fishing hole

Six Ways to Protect Your Fishing Hole

Fishing Hole By Ben Team

Anglers aren’t the only people to enjoy lakes, ponds and rivers, but we are definitely among the most active aquatic recreationists.  We also have the most to lose should our fishing hole be spoiled.  As such, most of us guard our favorite fishing hole from swimmers and tubers as though they were state secrets.  However, far greater dangers lie in pollution, invasive species or population declines.  Accordingly, it is incumbent on us, the anglers of the world, to do our part to keep the lakes, rivers and ponds of the world healthy.  This doesn’t take an unreasonable amount of effort either; by embracing these six steps, you can help ensure your favorite fishing hole remains productive for years to come.

Trash Collection

Most serious anglers are conscientious stewards of the environment, but there are plenty who treat the great outdoors like a trashcan.  There’s nothing that can be done about knuckleheads, but you can help mitigate their damage.  Just bring a plastic grocery bag with you on your next trip to the water.  Don’t try to clean up the entire lake yourself – just make a concerted effort to clean up the trash in one small spot.

Share Your Fishing Hole

Treat the other animals congregating around the water with respect.  Most play important roles in keeping the ecosystem balanced and healthy, which means that the local bass, trout or walleye populations stays healthier too.  Don’t feed the waterfowl, don’t try to kill the snake sunning on the bank (whether its venomous or not – it won’t bother you if you don’t bother it) and try not to give the local turtles a heart attack by bumping your boat into their log.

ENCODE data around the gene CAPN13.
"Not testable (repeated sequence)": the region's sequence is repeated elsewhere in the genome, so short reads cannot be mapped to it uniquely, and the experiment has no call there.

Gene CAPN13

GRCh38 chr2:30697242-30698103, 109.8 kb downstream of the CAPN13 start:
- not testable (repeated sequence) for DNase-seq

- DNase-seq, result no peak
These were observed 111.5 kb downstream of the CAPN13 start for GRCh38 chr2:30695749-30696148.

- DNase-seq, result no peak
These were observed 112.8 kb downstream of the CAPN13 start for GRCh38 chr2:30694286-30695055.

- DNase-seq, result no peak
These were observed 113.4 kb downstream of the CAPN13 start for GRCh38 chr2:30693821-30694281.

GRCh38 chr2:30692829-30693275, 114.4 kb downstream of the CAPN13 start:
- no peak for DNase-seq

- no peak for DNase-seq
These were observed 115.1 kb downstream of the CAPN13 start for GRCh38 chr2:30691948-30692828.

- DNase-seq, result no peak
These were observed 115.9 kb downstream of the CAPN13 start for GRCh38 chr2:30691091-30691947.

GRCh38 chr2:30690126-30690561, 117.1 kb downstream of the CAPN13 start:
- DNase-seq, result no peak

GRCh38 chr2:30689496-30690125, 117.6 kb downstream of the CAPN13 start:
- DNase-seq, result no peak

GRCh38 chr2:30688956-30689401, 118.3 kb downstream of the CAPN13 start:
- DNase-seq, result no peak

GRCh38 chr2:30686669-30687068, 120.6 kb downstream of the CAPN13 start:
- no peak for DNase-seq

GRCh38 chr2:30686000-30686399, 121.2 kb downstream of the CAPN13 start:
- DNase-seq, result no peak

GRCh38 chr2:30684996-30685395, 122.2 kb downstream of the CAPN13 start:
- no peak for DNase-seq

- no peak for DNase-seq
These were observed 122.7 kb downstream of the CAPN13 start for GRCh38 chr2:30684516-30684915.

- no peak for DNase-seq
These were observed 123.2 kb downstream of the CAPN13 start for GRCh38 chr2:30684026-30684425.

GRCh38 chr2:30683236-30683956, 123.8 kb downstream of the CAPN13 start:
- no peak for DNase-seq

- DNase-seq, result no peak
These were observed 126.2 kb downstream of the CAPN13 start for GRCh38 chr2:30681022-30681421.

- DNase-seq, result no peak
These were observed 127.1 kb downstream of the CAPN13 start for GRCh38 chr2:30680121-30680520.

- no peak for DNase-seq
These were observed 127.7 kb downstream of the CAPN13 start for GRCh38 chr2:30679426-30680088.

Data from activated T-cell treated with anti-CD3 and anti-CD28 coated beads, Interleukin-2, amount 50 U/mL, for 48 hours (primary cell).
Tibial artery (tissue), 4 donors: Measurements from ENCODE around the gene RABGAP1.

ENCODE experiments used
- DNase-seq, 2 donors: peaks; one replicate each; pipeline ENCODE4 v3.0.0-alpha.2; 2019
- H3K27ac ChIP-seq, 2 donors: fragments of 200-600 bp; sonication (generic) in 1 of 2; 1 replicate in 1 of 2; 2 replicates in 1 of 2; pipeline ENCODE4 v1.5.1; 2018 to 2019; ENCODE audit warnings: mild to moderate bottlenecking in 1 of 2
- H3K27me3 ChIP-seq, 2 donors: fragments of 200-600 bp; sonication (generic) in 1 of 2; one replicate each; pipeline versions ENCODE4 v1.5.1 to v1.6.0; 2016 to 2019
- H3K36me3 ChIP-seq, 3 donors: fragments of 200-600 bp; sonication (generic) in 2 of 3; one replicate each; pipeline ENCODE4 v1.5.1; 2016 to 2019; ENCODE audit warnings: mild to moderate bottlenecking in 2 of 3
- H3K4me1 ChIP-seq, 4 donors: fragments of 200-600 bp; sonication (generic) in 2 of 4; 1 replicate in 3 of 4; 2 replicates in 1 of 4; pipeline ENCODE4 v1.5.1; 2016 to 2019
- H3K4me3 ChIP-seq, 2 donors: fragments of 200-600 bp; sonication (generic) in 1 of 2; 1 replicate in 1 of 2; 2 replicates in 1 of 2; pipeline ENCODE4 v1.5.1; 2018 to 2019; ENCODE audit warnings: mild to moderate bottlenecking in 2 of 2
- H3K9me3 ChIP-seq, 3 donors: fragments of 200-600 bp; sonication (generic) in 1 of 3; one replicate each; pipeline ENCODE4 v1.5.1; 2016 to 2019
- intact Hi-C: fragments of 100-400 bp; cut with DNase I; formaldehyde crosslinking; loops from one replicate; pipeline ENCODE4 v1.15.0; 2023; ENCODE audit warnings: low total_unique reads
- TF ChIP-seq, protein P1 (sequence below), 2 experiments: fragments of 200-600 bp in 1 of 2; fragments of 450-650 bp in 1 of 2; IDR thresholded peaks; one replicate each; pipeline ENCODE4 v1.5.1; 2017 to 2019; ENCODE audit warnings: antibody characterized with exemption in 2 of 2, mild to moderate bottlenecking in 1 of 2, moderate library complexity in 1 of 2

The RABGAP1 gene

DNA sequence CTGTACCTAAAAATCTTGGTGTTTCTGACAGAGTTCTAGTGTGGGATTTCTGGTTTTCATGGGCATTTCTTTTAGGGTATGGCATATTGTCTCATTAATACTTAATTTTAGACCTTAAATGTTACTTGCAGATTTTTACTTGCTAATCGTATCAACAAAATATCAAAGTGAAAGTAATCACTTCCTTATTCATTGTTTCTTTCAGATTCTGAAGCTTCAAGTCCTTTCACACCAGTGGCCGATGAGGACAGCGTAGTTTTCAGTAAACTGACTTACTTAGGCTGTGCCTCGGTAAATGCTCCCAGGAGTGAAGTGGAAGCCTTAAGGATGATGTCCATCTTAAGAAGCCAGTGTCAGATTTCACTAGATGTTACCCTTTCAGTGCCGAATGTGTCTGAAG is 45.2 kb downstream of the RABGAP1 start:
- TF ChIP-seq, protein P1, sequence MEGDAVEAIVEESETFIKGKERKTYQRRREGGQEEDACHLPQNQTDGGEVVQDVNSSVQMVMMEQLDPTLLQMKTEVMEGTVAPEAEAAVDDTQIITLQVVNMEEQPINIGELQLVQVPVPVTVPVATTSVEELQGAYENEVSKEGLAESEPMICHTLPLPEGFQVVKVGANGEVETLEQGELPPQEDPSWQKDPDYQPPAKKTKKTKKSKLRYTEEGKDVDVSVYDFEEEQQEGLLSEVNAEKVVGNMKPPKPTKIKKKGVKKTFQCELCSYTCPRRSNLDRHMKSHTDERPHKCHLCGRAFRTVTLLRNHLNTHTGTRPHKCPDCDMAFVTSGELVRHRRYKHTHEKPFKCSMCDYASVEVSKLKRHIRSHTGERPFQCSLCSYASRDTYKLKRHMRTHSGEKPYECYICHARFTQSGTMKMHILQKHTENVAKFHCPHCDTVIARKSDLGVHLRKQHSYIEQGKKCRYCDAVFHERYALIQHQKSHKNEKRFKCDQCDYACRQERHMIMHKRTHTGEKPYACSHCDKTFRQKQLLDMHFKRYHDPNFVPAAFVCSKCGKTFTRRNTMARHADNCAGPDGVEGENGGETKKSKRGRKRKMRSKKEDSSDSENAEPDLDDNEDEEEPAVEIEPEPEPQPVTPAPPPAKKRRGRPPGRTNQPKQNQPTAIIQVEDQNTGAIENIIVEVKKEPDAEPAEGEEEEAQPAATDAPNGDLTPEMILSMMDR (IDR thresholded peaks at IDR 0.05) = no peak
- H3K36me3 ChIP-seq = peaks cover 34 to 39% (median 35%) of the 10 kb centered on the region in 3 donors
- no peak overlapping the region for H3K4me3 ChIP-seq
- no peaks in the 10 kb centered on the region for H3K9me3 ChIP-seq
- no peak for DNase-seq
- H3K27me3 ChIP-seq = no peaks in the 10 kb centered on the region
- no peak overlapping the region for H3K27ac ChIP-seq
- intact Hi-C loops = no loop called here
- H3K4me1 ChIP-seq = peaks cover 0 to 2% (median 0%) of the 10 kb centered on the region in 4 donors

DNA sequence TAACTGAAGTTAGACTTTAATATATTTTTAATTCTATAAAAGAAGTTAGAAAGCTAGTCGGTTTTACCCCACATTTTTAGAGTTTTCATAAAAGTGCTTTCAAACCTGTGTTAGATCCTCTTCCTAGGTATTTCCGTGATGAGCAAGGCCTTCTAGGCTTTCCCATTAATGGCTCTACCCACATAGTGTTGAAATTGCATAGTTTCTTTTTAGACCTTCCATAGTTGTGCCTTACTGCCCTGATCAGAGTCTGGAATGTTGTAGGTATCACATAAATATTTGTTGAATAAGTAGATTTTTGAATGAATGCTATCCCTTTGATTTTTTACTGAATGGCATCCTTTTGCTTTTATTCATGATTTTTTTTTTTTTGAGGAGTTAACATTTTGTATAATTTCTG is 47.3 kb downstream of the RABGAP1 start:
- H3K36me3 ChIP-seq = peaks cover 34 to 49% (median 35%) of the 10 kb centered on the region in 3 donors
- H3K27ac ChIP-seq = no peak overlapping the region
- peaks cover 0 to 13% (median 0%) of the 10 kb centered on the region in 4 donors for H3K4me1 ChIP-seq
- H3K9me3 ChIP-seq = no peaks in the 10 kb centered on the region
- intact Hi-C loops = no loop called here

Using Environmentally Appropriate Tackle

Lead is toxic to most wildlife, and because many of the weights we use are acorn- or nut-sized, they end up in the bellies of birds and other critters.  Instead, opt for tungsten sinkers and lures; although a bit more expensive, they won’t harm the local fauna.

Catch and Release Gently

Catch-and-release fishing has become the norm for many anglers (particularly bass fishermen and fisherwomen).  However, you have to keep the fish’s stress level low and get it back in the water as quickly as possible to give it a good chance for survival.  You may want to consider switching to barbless hooks, as they can be removed without causing as much damage as barbed hooks.

Avoid Introducing Invasives

Unless you are using native baitfish, do not dump your bait bucket into the lake when you are finished fishing. Exotic minnows and other creatures can wreak havoc on the local ecosystem, and it is nearly impossible to eradicate them once they become established.

Harvest Invasives

Occasionally, anglers catch invasive species while fishing. Snakeheads, for example, occasionally show up on the end of a bass- or pike-angler’s line.  Always follow your local fishing laws, but whenever possible, harvest these fish, rather than returning them to the water.  Many invasives are not only edible, but delicious (tilapia come to mind), so this isn’t a chore for the angler and it helps the local ecosystem.  Always be humane when harvesting these (or any other) fish – the individual fish flopping around on the end of your line is not personally responsible for the invasion, and still deserves to be treated with respect. How do you protect your fishing hole? Leave a comment.

 

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